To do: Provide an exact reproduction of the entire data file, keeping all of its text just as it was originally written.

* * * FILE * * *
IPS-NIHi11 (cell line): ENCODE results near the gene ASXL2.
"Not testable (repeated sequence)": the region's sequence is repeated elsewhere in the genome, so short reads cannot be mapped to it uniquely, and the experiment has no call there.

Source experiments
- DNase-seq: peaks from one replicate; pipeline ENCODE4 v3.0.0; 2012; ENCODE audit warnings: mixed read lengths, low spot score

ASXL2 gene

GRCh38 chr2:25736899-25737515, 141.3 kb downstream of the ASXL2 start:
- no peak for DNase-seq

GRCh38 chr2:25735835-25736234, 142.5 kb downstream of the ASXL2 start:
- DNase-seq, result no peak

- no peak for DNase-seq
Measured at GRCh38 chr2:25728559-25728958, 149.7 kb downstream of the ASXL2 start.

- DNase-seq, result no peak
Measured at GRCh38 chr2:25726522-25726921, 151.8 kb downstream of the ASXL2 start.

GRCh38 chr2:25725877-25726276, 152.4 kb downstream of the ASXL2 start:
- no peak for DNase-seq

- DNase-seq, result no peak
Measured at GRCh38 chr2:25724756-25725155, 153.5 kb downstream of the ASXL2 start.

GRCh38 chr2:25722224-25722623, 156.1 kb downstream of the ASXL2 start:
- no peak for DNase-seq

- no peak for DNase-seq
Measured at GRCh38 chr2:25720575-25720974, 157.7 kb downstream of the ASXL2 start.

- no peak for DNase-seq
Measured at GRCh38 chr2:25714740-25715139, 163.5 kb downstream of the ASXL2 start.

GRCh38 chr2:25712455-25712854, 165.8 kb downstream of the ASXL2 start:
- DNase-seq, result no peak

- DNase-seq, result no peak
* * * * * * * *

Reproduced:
IPS-NIHi11 (cell line): ENCODE results near the gene ASXL2.
"Not testable (repeated sequence)": the region's sequence is repeated elsewhere in the genome, so short reads cannot be mapped to it uniquely, and the experiment has no call there.

Source experiments
- DNase-seq: peaks from one replicate; pipeline ENCODE4 v3.0.0; 2012; ENCODE audit warnings: mixed read lengths, low spot score

ASXL2 gene

GRCh38 chr2:25736899-25737515, 141.3 kb downstream of the ASXL2 start:
- no peak for DNase-seq

GRCh38 chr2:25735835-25736234, 142.5 kb downstream of the ASXL2 start:
- DNase-seq, result no peak

- no peak for DNase-seq
Measured at GRCh38 chr2:25728559-25728958, 149.7 kb downstream of the ASXL2 start.

- DNase-seq, result no peak
Measured at GRCh38 chr2:25726522-25726921, 151.8 kb downstream of the ASXL2 start.

GRCh38 chr2:25725877-25726276, 152.4 kb downstream of the ASXL2 start:
- no peak for DNase-seq

- DNase-seq, result no peak
Measured at GRCh38 chr2:25724756-25725155, 153.5 kb downstream of the ASXL2 start.

GRCh38 chr2:25722224-25722623, 156.1 kb downstream of the ASXL2 start:
- no peak for DNase-seq

- no peak for DNase-seq
Measured at GRCh38 chr2:25720575-25720974, 157.7 kb downstream of the ASXL2 start.

- no peak for DNase-seq
Measured at GRCh38 chr2:25714740-25715139, 163.5 kb downstream of the ASXL2 start.

GRCh38 chr2:25712455-25712854, 165.8 kb downstream of the ASXL2 start:
- DNase-seq, result no peak

- DNase-seq, result no peak